(Picture by Kerin F.)
La Caterina and I have been feeding the feral cats in the Brooklyn Navy Yard for--my, it must be getting on for ten years now. At least 9, I'm sure of that. We first joined a long-standing friend of both hers and mine when she generously placed three cats we had located in the back yard of our Queens digs which la C called the Dutch Kills Orchard and Cattery (we had two fruit trees in the back yards). When, perforce, we moved to Brooklyn, la C (and thus me, in a non-executive, "Thog lift!" capacity) became volunteers at our friend's large feral cat colony spanning both Steiner Studios and the Annex of the Brooklyn Navy Yard.
We made friends with the other cat ladies and the cats. The Steiner cats flourished in the studio's parking lots, while the Annex cats had the run of the sprawling, overgrown Victorian buildings and the grass sward between them. In those halcyon days, the ruined buildings were a feline domain, and the cats themselves an attraction on the public tours that ran through the annex on buses.
Alas, now the Annex is closed and we feed the cats at certain designated points. Still, they let us do it, and even allow us to use the studio water supply to refill the water jugs we use to provision our furry charges. Over the years, we have lost a fair amount of the original cats, but a core cast has delighted us over the years.
We lost one last week. Tiny Cat, pictured above, was one of the original Steiner cats (at least, she has been there as long as la C and I were serving the kitties food and beverages). Years before Hurricane Sandy, this small, petite black cat would demand a separate bowl of food, or jump in the hatchback opening of our Saturn Vue and help herself to some of the large wet cat food stock filling la C's Tupperware boxes. Tiny was, well, tiny, but she was funny in her aggressiveness, and a beautiful, trim cat with luminous eyes.
I remember on my first visit, la C warned me, "Don't pet Tiny. She scratches. For real."
Now, la C is the Cat Whisperer, but I too have had cats for many years--getting on for 20, now. So, recklessly, I dared to approach Tiny, and to tentatively pet her. Remarkably, she took to me, and the cat that you could not approach allowed me to pet her for what has been a long service in the Navy Yard/Steiner Studios. I loved the little beast from the moment she accepted me, and petting Tiny was one of the highlights of a Navy Yard visit for me. She was as silky as a pampered house cat could be, and as sleek as anyone could hope for their pet to be. She was feral but friendly, made her own rules, but had favorites.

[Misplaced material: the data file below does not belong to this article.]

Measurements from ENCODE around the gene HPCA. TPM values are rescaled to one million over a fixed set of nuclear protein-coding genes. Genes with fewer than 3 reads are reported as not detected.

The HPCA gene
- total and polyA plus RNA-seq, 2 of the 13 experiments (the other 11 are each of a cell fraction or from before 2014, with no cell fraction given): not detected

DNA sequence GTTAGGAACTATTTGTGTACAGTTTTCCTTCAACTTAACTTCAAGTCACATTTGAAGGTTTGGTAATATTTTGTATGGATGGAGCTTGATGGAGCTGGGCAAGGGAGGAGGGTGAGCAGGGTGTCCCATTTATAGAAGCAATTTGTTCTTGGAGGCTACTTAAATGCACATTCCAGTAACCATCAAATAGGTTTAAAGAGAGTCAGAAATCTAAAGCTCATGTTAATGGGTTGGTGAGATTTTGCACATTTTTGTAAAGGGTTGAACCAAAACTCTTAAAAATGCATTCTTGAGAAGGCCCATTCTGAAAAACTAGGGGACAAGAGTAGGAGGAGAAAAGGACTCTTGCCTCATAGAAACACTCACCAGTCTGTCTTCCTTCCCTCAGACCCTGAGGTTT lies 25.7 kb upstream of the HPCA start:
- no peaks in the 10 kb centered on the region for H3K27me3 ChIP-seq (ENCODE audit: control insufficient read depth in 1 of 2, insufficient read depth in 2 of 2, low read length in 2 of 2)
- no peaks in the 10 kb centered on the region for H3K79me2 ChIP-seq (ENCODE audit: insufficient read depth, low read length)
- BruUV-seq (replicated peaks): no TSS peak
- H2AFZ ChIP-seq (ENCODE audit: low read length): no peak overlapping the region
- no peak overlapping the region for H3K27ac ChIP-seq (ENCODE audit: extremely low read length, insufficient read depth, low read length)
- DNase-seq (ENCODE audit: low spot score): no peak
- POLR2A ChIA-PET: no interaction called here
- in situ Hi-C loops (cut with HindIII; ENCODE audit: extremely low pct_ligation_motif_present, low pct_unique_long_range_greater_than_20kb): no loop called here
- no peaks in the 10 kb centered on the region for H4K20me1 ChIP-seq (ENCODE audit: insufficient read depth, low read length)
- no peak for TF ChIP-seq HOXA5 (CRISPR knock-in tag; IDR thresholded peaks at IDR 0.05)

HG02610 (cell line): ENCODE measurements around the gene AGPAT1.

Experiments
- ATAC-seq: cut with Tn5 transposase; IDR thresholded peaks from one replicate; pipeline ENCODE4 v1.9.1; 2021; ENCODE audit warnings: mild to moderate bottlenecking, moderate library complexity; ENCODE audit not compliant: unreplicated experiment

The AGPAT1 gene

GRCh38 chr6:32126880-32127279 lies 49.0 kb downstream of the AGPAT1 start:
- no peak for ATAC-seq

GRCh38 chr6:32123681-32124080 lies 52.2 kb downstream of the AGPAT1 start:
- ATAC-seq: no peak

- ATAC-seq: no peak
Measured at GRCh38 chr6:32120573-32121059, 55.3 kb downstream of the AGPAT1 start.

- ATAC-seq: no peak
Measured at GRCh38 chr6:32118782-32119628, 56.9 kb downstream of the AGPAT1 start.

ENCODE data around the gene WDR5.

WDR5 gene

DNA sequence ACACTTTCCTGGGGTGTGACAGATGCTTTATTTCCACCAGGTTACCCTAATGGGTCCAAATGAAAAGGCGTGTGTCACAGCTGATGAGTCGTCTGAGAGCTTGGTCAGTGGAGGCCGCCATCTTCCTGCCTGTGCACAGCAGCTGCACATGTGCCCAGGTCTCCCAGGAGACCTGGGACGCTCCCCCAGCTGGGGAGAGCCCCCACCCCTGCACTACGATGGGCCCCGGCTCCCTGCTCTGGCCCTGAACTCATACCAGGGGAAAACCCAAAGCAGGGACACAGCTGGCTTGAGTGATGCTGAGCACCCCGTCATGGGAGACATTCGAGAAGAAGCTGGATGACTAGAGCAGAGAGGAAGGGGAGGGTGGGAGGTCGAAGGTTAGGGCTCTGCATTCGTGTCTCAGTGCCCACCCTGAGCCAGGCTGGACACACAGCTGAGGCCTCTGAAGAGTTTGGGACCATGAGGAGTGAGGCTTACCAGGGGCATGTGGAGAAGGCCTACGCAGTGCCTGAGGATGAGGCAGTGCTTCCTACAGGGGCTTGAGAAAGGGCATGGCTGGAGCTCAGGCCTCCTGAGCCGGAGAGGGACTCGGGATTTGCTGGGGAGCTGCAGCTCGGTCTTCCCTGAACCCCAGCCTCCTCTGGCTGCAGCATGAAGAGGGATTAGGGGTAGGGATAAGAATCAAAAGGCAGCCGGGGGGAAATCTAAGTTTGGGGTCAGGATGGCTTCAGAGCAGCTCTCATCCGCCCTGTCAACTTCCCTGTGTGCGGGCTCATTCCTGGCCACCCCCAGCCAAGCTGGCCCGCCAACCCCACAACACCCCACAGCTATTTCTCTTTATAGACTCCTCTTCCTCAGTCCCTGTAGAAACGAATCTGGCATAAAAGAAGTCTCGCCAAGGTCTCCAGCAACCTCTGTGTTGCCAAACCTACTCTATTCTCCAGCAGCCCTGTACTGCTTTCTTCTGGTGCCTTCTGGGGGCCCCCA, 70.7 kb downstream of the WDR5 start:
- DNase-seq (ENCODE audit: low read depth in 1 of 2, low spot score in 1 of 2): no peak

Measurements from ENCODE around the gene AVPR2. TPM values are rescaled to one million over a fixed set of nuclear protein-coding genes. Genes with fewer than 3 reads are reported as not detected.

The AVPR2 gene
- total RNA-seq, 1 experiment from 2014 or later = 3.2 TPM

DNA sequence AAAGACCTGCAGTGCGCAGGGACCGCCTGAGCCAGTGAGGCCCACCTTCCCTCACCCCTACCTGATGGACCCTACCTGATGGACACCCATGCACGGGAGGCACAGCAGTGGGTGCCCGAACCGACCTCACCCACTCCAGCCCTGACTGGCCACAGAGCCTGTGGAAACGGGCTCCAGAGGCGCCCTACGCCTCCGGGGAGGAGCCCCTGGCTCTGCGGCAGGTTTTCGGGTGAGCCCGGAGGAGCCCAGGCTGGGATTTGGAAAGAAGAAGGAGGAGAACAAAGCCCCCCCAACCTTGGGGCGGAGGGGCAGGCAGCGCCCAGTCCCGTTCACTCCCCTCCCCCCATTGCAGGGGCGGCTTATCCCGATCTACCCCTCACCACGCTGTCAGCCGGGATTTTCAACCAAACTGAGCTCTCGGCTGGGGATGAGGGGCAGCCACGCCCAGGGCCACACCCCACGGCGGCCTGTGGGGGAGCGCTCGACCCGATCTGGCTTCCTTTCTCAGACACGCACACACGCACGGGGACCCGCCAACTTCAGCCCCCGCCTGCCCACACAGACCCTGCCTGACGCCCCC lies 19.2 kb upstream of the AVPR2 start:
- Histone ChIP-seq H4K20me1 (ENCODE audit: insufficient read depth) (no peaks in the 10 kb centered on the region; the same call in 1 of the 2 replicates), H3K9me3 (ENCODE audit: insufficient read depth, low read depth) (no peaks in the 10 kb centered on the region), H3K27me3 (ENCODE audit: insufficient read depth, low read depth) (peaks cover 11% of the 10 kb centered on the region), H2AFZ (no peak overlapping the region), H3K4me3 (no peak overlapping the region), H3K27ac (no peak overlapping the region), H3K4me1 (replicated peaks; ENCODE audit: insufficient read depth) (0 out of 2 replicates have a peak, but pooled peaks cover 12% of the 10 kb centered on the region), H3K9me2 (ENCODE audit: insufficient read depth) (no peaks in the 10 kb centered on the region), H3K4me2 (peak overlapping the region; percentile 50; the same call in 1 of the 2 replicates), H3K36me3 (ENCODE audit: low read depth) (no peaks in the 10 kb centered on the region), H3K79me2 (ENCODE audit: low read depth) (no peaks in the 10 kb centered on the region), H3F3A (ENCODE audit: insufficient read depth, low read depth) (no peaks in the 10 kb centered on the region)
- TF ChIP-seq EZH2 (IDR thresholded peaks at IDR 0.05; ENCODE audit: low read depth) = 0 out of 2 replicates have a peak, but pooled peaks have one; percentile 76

More so than I, la C's colleague at the Yard Kerin was a Tiny Cat adoptee as well. The little thing was ok with la C, loved Kerin and was unaccountably fond of me. In all our years there, Tiny thought about scratching me once, and then changing her mind, head-butted the hand she had moved to attack. She was always painstakingly gentle with me.
According to the ASPCA "community cats", that is, "outdoor, unowned, free-roaming cats," have short lives: "If a community cat survives kittenhood, his average lifespan is less than two years if living on his own. If a cat is lucky enough to be in a colony that has a caretaker, he may reach 10 years." So if you wonder why busy professionals like Kerin, la C and their friends and colleagues burn a helluva lot of their scant spare time nursemaiding these cats it's that 8 year difference. They give these cats a good life, love, and stability. Which is why so many of them have lasted a decade or longer.
Tiny Cat made her decade (and in fact Tiny was probably a bit older) but we lost her tragically. She died, as I said, but not of sickness or old age, but of--misadventure. I'm not sure just what happened, because her body was found post-mortem. Not a natural death, as she deserved.
CORRECTION: Kerin writes to inform me that Tiny was found injured but alive, and that she was mercifully st free from pain with Kerin comforting her. She didn’t die alone, and that is a comfort.
I miss her. In her memory, John Keats's "To Mrs. Reynolds' Cat":
Cat! who hast past thy grand climacteric,Tiny Cat's fur was ever soft, her velvet ears had only the nick that warns Animal Control that this cat has a place, and is cared for, her tail may have had a nick or two, but her affectionate, slightly sardonic spirit aways delighted me--that I was accepted, for no real reason, by the sharpest cat of the lot.
How many mice and rats hast in thy days
Destroy’d?—how many tit bits stolen? Gaze
With those bright languid segments green and prick
Those velvet ears—but pr’ythee do not stick
Thy latent talons in me—and upraise
Thy gentle mew—and tell me all thy frays
Of fish and mice, and rats and tender chick.
Nay, look not down, nor lick thy dainty wrists—
For all the wheezy asthma,—and for all
Thy tail’s tip is nicked off—and though the fists
Of many a maid have given thee many a maul,
Still is that fur as soft as when the lists
In youth thou enter’dst on glass-bottled wall
May she rest in peace.